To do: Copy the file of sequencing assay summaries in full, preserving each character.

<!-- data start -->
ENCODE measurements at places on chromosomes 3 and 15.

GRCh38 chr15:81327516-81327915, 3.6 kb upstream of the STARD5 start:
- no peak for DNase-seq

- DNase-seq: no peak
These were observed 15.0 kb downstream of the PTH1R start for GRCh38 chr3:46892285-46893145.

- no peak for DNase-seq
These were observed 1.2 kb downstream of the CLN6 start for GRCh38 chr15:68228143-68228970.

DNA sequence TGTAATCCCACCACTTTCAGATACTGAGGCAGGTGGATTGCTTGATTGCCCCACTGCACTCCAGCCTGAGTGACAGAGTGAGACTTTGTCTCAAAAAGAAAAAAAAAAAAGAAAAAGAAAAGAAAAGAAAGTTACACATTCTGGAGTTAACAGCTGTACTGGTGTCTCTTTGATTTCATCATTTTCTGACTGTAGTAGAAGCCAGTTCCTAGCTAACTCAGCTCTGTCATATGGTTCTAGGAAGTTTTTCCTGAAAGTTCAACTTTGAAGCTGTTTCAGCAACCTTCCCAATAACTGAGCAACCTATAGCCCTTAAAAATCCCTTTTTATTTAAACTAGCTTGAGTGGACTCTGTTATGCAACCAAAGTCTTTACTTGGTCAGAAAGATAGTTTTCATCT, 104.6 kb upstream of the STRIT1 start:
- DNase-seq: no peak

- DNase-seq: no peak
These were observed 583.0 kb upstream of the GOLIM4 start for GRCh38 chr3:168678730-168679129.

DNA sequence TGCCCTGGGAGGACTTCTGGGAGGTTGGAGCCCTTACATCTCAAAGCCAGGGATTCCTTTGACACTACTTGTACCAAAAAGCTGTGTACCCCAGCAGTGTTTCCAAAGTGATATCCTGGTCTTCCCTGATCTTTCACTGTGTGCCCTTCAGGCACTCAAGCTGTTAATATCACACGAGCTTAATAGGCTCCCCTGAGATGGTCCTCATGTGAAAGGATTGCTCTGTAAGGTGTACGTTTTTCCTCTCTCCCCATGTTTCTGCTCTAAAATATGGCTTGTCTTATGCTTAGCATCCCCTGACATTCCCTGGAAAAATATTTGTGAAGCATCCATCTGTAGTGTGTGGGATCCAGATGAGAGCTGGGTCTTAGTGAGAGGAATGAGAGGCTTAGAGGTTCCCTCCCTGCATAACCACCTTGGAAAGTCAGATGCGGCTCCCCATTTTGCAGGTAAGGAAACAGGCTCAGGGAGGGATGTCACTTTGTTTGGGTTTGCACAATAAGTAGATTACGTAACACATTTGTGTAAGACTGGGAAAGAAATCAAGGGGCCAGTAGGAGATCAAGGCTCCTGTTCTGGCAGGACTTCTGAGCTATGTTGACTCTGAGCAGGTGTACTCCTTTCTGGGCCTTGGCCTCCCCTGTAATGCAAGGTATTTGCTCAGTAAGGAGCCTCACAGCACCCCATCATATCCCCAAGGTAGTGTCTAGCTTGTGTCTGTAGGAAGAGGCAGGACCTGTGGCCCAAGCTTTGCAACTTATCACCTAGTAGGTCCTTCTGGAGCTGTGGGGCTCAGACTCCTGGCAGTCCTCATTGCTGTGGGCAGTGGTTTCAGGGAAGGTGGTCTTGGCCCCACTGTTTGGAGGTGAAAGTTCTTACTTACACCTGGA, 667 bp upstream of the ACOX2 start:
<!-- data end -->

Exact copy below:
ENCODE measurements at places on chromosomes 3 and 15.

GRCh38 chr15:81327516-81327915, 3.6 kb upstream of the STARD5 start:
- no peak for DNase-seq

- DNase-seq: no peak
These were observed 15.0 kb downstream of the PTH1R start for GRCh38 chr3:46892285-46893145.

- no peak for DNase-seq
These were observed 1.2 kb downstream of the CLN6 start for GRCh38 chr15:68228143-68228970.

DNA sequence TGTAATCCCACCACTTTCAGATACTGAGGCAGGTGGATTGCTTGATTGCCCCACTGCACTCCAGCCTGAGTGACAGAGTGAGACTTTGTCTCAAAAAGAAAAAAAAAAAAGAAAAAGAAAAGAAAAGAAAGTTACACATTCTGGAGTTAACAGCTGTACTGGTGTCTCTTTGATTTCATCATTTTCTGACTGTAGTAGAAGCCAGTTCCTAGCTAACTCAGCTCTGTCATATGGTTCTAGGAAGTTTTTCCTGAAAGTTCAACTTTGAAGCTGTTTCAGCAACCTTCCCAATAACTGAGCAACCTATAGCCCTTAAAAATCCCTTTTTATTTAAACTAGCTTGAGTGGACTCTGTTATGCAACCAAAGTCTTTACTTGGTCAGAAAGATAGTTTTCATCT, 104.6 kb upstream of the STRIT1 start:
- DNase-seq: no peak

- DNase-seq: no peak
These were observed 583.0 kb upstream of the GOLIM4 start for GRCh38 chr3:168678730-168679129.

DNA sequence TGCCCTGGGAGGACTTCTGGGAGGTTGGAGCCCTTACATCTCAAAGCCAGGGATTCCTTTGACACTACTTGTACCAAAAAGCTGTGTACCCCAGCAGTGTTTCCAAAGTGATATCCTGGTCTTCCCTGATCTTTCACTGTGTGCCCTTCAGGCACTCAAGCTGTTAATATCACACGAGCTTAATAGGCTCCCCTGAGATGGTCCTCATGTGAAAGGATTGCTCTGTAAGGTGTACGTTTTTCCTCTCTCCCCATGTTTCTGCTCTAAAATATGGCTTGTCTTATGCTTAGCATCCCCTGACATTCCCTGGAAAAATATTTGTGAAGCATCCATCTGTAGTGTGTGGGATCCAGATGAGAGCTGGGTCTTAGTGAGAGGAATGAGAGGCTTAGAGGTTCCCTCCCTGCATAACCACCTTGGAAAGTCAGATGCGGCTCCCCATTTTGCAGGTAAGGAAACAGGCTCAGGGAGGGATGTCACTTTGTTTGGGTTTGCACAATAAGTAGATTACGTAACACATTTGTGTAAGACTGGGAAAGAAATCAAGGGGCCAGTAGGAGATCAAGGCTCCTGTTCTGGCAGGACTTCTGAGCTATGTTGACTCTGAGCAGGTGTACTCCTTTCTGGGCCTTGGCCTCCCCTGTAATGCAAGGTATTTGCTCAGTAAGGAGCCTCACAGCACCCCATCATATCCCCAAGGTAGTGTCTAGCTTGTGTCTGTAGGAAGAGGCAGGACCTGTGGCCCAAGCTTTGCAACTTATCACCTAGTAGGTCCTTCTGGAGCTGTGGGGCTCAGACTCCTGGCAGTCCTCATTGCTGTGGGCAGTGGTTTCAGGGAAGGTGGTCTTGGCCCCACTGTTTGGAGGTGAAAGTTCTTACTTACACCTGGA, 667 bp upstream of the ACOX2 start: